Tuesday, August 21, 2007

New Microsoft Machinima Rules Revisited

As I've been monitoring the reaction to the new machinima rules Microsoft put out last week, I'm seeing far more negative doom and gloom reactions than I had anticipated. As such, I thought it might be an opportune time to address a few of the more common reactions I've seen to hopefully put the rules in perspective.

1. It was legal before, and now they're punishing us?

Surprisingly enough, what you were doing before was actually illegal. Specifically, it was copyright infringement. This isn't nearly as nebulous as re-skinning an engine, an issue I plan to go further into in the third part of my copyright discussion. You are using the game, exactly as it was, to create a new work. This new work is a derivative work, and creating a derivative work without a license is, in fact, copyright infringement. Microsoft was simply not enforcing their rights to that point in most cases. Simply because something happened does not mean it was legal.

2. This is the end of machinima.

This is by no means the end of machinima. In fact, it makes the whole operation far more clear cut for people who use those Microsoft games in their series. It just means that more creativity will have to go into the series to avoid the "expanding the universe" rule, and more audio production will be involved to make up for the sound effects. Moreover, these rules only apply to the Microsoft games on the list. If this is really an issue, use a different engine. Much like I noted in the SouthPaw Manifesto, if you don't like something, don't buy/use it. Of course, I think you will be hard pressed to find a game developer, at this point in time, who has said "Please use my game to make as many videos as you like, and feel free to profit on them as much as you can."

3. No wonder Rooster Teeth ended Red vs. Blue. They must have had advance notice!

I really can't speak to whether Burnie and crew had advance notice, but I am fairly certain Rooster Teeth has a commercial license. You might have noticed a little one sentence reference to "commercial license" in the guidelines. A license like this will give you the freedom to do whatever you like within the scope of that license. However, there are two caveats: 1. You have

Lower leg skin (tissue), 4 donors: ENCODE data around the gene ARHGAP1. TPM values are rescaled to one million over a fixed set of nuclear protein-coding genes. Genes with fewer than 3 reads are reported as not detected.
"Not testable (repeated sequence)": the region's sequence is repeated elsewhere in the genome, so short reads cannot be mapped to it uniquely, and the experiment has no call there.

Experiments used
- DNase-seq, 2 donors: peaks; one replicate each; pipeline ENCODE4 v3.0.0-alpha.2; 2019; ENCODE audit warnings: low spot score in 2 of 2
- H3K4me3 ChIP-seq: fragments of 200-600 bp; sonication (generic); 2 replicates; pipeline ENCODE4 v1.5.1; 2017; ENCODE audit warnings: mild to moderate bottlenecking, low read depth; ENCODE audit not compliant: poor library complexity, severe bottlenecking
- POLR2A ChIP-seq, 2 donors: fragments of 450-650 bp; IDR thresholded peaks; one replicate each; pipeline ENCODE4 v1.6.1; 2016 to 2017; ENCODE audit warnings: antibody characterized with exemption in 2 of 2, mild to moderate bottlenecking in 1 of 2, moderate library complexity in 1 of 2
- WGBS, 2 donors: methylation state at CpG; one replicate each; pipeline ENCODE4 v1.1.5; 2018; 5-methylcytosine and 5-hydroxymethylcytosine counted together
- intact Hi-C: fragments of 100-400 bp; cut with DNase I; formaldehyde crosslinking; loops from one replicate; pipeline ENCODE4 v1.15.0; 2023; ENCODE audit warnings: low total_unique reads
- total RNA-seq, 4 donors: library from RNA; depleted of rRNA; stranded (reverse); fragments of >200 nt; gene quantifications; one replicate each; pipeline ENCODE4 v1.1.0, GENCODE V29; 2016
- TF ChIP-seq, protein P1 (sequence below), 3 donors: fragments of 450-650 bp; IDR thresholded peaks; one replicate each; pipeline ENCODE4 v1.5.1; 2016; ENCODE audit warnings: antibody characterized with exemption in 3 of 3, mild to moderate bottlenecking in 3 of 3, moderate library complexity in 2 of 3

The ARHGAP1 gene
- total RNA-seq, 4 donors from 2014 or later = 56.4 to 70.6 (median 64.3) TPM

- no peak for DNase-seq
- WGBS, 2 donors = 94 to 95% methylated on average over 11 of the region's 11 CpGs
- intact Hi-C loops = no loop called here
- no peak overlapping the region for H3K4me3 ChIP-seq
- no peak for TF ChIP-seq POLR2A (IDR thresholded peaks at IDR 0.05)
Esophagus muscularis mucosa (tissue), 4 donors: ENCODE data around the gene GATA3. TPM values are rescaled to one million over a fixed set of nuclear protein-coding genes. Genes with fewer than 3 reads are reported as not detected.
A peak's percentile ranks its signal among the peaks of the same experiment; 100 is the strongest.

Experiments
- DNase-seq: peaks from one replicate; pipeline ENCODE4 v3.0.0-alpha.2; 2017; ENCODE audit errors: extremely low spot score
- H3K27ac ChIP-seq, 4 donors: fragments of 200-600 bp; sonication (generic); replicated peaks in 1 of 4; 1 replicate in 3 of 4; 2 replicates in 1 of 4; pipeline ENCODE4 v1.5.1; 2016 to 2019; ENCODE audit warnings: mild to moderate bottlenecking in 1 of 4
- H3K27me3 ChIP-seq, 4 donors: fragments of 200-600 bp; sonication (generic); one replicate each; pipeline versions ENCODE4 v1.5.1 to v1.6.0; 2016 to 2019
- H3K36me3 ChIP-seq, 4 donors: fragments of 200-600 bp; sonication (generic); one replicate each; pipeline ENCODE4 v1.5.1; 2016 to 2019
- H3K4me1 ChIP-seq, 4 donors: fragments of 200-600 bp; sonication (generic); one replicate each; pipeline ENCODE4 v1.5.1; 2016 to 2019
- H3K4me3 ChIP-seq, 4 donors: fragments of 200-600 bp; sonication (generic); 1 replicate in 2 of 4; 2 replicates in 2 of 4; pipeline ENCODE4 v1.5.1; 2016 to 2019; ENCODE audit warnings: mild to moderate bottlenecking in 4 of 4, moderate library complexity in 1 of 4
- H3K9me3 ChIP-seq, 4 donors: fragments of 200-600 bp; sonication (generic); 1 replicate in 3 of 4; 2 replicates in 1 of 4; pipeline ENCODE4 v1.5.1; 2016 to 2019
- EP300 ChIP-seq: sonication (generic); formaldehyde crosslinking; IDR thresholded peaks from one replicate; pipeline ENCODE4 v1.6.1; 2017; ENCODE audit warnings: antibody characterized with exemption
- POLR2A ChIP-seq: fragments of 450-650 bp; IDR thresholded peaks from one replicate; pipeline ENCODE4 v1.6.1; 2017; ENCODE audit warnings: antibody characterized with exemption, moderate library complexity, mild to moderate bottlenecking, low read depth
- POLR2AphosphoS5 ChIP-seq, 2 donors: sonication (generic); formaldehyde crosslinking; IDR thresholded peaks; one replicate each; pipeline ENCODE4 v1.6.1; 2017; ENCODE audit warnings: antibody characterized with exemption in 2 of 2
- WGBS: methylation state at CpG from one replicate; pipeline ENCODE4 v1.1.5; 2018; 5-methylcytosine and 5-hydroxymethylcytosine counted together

to get a commercial license for your production group; and 2. Microsoft doesn't exactly hand them out like candy. In fact, the only license that has been granted which I know of is the Rooster Teeth license. This does not mean that other licenses won't be granted, but they are not a simple thing to get your hands on. So, if you think you can get one, you need to ask Microsoft, and then negotiate the terms accordingly. Otherwise, you need to follow the new rules.

4. It is impossible to produce anything under these rules, especially without accepting donations.

If this were 2003, I would probably agree with you that the donation requirement essentially negates the concept of online machinima as the distribution costs will likely bankrupt you. However, YouTube at least makes it possible to get your content out there. I think many machinimators need to ask themselves: Am I in this to produce something, or am I in this for the money? If you really want to get your material out there, it can certainly be done. Yes, you have to pony up the money for the hard materials of your hobby: PC upgrades, games, systems. However, the distribution can now be done for free. And the fan community? Free message boards are a dime a dozen.

If you can produce something truly great, the rest will fall into place. I would imagine if Microsoft found some starving machinimist who had a brilliant series running on YouTube or GameTrailers or some other free site, they would be far more likely to grant a commercial license based on the existing content than they would be to just another face in the crowd. Actors, musicians, writers, and other artists don't just become instantly wealthy. They have to work at their art. Just keep that in mind as you're working on your next project, without the donations.

5. This is a huge step backward for machinima.

Actually, this is just the opposite. A game company is finally saying "You can make machinima. You just have to follow some rules." Most developers have remained totally silent on the issue, and there may come a time when they choose to respond with a lawsuit rather than the conditional permission Microsoft chose.

So, the big M has spoken, and the world hasn't ended. Machinima still exists, it's just not as straightforward as it was when it wasn't legal. And once everyone has time to adjust, I'm sure we'll see some great new work. For those of you who had a series that violated the rules, I'm sorry you had to kill off your project. But look at this as an opportunity to make your own work even better, not as a big corporation squashing your dream. In the end, compromises like this are more than likely going to be the future of the medium. I'm personally glad they didn't decide to end machinima with their games altogether.

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